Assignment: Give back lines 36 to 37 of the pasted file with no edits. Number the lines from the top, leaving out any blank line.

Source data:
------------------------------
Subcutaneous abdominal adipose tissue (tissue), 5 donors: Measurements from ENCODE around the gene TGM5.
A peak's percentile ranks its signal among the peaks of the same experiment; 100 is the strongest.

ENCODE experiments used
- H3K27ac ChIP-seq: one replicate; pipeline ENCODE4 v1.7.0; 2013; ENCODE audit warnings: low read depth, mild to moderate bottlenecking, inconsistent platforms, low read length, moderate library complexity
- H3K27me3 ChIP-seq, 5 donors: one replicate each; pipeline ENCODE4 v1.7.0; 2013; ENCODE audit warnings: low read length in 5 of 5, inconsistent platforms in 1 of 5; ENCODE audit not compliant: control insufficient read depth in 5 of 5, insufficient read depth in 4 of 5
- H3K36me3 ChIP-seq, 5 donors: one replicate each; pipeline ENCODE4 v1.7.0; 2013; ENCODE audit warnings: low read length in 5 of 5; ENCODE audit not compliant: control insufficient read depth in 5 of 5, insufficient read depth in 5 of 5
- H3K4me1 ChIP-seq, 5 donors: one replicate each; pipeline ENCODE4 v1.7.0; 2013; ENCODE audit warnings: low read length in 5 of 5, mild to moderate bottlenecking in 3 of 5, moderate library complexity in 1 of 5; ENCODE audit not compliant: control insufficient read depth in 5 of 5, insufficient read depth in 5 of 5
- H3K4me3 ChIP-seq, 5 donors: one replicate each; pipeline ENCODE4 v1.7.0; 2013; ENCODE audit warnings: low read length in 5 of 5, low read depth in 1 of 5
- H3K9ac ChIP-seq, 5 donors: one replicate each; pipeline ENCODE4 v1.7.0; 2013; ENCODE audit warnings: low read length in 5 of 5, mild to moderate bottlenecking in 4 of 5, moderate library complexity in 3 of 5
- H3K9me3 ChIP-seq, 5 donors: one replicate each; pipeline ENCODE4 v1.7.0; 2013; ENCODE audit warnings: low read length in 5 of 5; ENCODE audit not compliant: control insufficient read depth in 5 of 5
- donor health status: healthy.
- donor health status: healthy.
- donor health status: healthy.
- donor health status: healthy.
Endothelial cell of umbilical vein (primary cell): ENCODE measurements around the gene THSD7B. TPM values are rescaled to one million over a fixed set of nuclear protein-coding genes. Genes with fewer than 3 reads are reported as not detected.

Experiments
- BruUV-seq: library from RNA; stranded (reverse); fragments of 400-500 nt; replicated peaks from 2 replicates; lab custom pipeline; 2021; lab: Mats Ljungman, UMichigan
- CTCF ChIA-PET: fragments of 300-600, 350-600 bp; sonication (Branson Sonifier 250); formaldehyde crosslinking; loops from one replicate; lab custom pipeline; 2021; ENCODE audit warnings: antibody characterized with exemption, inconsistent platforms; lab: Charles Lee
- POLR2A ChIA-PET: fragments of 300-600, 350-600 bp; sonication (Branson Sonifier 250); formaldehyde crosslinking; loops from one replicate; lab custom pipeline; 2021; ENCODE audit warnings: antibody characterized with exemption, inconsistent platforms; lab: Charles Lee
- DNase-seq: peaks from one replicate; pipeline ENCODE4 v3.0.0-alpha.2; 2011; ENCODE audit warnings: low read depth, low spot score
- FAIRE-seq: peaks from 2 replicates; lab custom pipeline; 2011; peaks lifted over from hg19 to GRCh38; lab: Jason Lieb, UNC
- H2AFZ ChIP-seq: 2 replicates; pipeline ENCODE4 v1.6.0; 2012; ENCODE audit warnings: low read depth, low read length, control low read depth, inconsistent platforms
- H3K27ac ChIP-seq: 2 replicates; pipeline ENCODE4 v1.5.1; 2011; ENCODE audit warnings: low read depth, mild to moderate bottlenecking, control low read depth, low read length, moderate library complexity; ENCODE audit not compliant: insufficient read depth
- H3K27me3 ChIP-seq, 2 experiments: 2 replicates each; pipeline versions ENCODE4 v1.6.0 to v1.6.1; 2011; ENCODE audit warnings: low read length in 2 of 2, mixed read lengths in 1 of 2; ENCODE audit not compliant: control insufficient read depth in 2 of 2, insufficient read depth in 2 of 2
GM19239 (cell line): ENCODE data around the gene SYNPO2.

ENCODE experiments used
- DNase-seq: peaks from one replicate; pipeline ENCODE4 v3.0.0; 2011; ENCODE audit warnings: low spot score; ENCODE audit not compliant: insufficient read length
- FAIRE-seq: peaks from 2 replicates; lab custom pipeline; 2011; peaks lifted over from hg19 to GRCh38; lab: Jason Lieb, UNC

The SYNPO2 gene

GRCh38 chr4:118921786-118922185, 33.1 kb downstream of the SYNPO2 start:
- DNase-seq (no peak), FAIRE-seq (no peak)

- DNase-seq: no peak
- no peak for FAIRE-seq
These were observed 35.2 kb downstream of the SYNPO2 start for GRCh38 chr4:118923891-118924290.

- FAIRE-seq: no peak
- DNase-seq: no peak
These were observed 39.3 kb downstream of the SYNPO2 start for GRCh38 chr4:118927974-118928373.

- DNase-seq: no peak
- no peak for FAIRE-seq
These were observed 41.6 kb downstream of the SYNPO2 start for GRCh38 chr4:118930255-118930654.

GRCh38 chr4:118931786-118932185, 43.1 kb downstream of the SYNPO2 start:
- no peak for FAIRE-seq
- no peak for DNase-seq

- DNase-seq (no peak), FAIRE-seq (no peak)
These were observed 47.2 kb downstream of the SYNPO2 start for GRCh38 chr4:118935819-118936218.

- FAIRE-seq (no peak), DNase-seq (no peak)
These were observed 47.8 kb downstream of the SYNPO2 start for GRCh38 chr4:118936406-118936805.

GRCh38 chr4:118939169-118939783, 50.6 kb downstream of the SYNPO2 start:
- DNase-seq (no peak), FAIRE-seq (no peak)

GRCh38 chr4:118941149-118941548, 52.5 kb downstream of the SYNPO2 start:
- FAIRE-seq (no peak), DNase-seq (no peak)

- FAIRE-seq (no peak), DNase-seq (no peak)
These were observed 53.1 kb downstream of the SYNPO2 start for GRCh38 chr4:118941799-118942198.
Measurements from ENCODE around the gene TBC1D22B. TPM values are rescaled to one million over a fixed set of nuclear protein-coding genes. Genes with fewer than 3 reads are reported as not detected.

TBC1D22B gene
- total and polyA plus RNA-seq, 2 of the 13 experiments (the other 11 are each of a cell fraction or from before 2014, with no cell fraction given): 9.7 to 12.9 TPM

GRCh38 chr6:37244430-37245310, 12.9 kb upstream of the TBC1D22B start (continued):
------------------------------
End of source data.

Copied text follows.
- DNase-seq: no peak
These were observed 39.3 kb downstream of the SYNPO2 start for GRCh38 chr4:118927974-118928373.